Double hung timber sash windows look great on older or period homes but they can be draughty and offer poor thermal performance, assuming you want to keep them and not replace them with modern double glazed units[we wouldn’t unless they look the part!] then there are a number of things to keep you eyes open for when you are viewing, all of these defects will reduce the life and performance of the window and require expenditure to correct –
- You need to check the sash cords are present, if they are pull them without opening the window – you should feel the weight on the end. If you don’t or the cord comes loose then the sash cord needs replacing. It’s not a difficult job but is fiddly and does need the access slip on these of the box to be opened and possibly the sash to be removed which may need the closing beads to be taken off and then refixed. Windows usually need redecorating at least in part after this work.
- Open the sash window and check it stays up. If it slips down it has probably been reglazed with a thicker glass which is heavier than original. If the original sash weight has been used it may not be heavy enough to counter balance the window.
- Have a look for the tell tale signs of condensation, because these windows are single glazed they very often suffer more than double glazed and modern units.
- Check that all the ironmongery is present and that the sash hasn’t been painted shut and is free running. Quite often everything goes out of square when windows are badly maintained and this can affect catches – we’ve seen them adjusted with lolly sticks, cardboard and all manner of Heath Robinson solutions.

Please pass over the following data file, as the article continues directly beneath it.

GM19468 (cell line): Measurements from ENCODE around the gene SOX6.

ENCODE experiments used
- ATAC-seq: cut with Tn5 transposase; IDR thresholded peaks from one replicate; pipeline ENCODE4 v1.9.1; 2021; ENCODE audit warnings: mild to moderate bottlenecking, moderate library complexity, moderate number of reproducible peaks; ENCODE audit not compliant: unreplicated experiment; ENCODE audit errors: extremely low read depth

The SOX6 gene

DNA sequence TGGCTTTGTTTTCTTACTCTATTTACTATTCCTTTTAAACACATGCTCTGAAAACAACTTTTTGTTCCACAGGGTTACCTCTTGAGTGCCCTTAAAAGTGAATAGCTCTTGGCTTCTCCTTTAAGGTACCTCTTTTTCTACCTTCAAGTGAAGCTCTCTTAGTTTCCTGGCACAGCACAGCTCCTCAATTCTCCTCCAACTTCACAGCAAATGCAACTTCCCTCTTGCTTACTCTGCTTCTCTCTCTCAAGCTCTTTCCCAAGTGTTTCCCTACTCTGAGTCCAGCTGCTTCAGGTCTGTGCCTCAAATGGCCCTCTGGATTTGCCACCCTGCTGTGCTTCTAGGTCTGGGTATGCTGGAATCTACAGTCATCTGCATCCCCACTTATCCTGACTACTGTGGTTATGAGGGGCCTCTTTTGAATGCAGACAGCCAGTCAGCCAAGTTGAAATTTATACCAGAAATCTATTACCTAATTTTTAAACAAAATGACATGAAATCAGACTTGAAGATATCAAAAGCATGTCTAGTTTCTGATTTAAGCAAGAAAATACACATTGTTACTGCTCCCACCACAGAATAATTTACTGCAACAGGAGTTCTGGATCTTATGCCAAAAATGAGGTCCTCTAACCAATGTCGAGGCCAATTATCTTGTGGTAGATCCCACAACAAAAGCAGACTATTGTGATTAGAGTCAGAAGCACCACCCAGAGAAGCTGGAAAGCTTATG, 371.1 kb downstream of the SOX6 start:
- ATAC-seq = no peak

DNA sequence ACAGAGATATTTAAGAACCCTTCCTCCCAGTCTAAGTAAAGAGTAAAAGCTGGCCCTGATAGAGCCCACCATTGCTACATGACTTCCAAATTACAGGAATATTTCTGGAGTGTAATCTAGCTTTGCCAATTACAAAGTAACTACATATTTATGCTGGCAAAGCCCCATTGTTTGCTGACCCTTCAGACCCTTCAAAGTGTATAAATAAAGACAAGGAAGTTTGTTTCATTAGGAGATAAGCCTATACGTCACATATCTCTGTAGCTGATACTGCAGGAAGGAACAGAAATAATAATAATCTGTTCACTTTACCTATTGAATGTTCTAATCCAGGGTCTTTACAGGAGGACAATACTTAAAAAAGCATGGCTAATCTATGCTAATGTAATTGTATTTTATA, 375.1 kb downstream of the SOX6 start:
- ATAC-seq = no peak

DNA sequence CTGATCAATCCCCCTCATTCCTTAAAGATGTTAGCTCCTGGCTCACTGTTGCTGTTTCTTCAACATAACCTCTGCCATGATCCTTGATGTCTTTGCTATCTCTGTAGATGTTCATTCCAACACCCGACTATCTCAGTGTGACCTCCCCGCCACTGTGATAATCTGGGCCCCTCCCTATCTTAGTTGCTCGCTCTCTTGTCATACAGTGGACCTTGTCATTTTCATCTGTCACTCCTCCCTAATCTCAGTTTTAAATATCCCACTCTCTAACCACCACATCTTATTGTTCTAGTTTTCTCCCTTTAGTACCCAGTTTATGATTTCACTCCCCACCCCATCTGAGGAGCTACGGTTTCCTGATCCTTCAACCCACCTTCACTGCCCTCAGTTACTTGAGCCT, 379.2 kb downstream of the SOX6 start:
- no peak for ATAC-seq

- Remember that ground floor windows and other accessible windows almost certainly need key operated locks to comply with most insurers minimum requirements. Not a difficult or expensive job in itself, say £60 a window. But if you have ten windows then that cost mounts up.
- Outside have a look at the frame and the sill. If it’s badly maintained you may well see some decay. A key or screwdriver can be useful to jab into soft timber. This will probably be wet rot and will need cutting out and replacing. Look also for pieces of timber scarfed in and for metal L brackets on the corners of sashes, all indicators that the units may be past their best and may need expensive attention.
- Look for any glazing below 600mm, these days there should be safety or toughened glass but this wasn’t the case a hundred years ago. We strongly recommend adding fall protection or changing the glass. (see above as the sash weights may need to be changed)
- Check that the glass isn’t cracked, if it is it may need replacing. Check that all the putty is OK, repairs here may mean external decoration.
And finally, If the windows need replacing then current building regulations require them to be double glazed, this can be done to new sash units but they will be thicker than the originals and probably stick out into the room by about 30mm, there’s not a lot than can be done to overcome this. The modern units though will look appropriate, be thermally efficient and have proper draught exclusion. Work on around £800 per window on average for a double glazed double inbox sash with hardwood sill. It’ll go upon don bait depending on size and location.
Remember if your home is in a conservation area or listed you should consult the conservation officer and planning department at the local authority as planning consent may be required.
Need more advice, a building or property survey or windows reported on? Collier Stevens can help across London and the South East, single defect reports are usually in the range £300 to £400 depending on the location and type of defect.